I’m tired. I am desperately tired of watching people that carry wounds from their childhood into adulthood. They cover themselves in shame like a cloak. A raggedy patchwork cloak that they had no hand in making. And yet they let it cover them completely. Worse they let it define them and their future. I am no different, I wore the cloak of shame for too many years. Before I realized that it was not mine to wear.
I mistakenly put so much effort working to hide it, that I never looked to see if it was even something that I was responsible for. Instead I threw layers on top so that it wouldn’t be as visible. The reality is though for those of us that are watching closely, it is always visible. We see it in one another. I know that I am able to see it in you, and you can also see it in me. The rips and tears that need to be mended.
I worked for a time with women who were trying to get back on their feet. I loved the work, but was saddened by the lack of self worth that some of these women had. I could feel the heaviness in their hearts, the need to simply feel loved and accepted. Such a basic need, which should be a birthright to all.
Our parents are no different than us. They are making their way through life carrying their experiences with them. If they came from abuse, neglect, addiction issues, poverty they have wounds of their own that may not have been healed. Healing takes incredible effort, self reflection, strength, willingness and skill.
Unless they are aware that there are options for them to explore to take their power back, they may not even see a way out. They will just default to the mechanisms that they know, and not try anything new. They will live a life of numbing the pain, blaming others or circumstances for their problems. Never realizing their own power.
Relationships with parents can be complicated. We want their love. We deserve their love. The unfortunate reality for some is that they are wounded and unable to provide us with what we need. They may barely be holding their own heads above water, and have nothing to offer us in support. That may be their reality, and they may not see a way out. Some people live their entire lives this way.
It pains me to see those that keep going back for more, looking to have their needs met by these parents. Desperately wanting the missing nurturing, love and acceptance met. The reality is, the parents may be in too much pain themselves to have anything to offer. We need to recognize that we are more than capable of providing it to ourselves.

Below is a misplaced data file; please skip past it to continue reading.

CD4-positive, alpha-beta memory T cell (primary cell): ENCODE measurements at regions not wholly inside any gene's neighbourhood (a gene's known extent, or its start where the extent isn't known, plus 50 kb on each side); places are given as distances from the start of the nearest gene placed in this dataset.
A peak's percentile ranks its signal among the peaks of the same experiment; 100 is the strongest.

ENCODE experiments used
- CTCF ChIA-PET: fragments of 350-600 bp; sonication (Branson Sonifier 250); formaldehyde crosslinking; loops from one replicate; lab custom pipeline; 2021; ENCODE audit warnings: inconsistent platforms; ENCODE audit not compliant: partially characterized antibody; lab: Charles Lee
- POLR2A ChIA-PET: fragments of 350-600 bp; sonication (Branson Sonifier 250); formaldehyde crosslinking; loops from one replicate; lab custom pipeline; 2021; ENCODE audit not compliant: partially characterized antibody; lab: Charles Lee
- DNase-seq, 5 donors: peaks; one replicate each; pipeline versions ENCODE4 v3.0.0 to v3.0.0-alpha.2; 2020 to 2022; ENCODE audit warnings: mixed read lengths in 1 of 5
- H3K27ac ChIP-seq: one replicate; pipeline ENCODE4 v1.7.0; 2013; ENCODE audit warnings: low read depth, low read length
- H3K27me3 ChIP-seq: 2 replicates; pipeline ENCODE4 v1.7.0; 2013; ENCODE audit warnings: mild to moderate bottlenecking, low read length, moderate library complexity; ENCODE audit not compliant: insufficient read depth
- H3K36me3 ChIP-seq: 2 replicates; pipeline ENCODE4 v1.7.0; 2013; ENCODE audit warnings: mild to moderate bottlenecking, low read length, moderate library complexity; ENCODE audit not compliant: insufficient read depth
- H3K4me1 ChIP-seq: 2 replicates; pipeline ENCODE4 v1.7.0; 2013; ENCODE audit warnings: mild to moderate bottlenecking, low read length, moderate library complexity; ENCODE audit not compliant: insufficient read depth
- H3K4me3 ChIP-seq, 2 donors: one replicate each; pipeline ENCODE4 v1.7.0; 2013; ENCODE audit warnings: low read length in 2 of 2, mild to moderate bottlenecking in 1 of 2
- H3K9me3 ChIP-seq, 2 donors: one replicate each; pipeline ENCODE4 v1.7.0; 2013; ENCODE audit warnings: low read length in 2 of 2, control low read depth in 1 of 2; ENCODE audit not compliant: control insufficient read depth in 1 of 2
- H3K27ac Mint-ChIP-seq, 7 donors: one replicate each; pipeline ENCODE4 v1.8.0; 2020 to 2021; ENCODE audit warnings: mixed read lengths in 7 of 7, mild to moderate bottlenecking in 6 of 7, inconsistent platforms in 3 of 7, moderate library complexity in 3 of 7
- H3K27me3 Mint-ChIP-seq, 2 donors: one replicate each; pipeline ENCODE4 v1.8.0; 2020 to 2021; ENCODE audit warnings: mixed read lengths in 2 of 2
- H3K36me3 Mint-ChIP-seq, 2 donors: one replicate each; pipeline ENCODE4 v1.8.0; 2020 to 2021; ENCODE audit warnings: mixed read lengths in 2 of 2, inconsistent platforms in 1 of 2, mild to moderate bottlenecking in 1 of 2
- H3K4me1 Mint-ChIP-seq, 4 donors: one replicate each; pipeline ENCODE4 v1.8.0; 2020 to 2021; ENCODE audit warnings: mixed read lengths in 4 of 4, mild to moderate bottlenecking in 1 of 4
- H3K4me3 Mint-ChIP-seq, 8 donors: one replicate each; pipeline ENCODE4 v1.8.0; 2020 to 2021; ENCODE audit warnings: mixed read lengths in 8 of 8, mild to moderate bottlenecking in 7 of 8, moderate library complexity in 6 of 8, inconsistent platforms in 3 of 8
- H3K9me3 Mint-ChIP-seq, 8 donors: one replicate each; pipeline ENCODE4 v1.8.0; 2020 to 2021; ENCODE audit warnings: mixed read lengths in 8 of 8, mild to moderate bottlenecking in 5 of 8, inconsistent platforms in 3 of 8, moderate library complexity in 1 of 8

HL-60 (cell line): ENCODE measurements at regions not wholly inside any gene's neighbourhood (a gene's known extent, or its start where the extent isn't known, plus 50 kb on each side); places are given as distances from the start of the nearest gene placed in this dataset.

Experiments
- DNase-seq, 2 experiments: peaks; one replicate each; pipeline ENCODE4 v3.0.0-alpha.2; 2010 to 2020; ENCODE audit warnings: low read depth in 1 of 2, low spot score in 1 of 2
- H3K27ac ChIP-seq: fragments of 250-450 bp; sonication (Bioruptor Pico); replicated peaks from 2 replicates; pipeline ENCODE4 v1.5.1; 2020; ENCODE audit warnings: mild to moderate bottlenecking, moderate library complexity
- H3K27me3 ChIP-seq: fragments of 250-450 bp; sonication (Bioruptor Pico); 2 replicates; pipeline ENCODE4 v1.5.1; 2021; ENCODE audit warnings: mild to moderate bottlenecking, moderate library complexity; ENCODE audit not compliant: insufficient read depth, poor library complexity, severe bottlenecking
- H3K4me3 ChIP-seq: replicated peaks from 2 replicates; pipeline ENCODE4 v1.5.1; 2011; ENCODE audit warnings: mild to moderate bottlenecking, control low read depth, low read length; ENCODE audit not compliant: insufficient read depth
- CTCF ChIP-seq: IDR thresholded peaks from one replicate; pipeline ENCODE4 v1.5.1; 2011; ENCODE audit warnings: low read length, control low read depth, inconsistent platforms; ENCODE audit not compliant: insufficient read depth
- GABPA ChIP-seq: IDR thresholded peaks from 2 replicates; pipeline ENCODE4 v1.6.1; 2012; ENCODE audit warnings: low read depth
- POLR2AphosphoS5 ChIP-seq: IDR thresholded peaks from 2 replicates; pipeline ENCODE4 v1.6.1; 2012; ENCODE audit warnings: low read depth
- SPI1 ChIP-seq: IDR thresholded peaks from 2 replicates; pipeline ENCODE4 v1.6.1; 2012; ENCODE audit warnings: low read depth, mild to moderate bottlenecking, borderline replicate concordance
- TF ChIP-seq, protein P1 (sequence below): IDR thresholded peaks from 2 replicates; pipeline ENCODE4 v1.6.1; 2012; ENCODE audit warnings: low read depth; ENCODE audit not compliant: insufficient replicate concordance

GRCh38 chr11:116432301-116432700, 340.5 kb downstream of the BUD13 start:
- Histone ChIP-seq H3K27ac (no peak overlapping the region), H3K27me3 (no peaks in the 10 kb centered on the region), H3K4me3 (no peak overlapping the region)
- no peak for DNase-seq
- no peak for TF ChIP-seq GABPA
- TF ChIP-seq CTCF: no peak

I carried shame because my Father left us. I saw him as a weak and cowardly man. Now I cannot fathom the strength it must have taken him to acknowledge that he was not capable of overcoming his problem, and wanted to shelter us from being dragged through it. I realized that I had no shame to carry, and that he had carried his long enough. For me to let mine go, it would free him and equally important it freed me.
We have to let go of our unconscious hope to feel seen and loved by them. We need to see them for who they are, not who we need them to be. We can feel empathy for them, but we need to recognize when they are incapable of being whom we thought they were. They cannot meet your needs, as nobody ever met theirs.
Our upbringing is just a beginning. We are responsible for the rest of the story.
At some point as we reach adulthood we need to separate our luggage from theirs. We need to consciously unpack what is not ours and determine what it is that we want to travel with. We are not responsible for carrying anyone else’s dirty laundry.
In order to travel the life of our dreams, we need to start evaluating what it is that we are packing in our suitcases. Get rid of the dirty laundry, and decide for ourselves what we travel with.
We have everything in our power to lighten the load and choose our own journey.
I think it is time we had the conversation, and free ourselves to carry on with our own journey.
Love and Light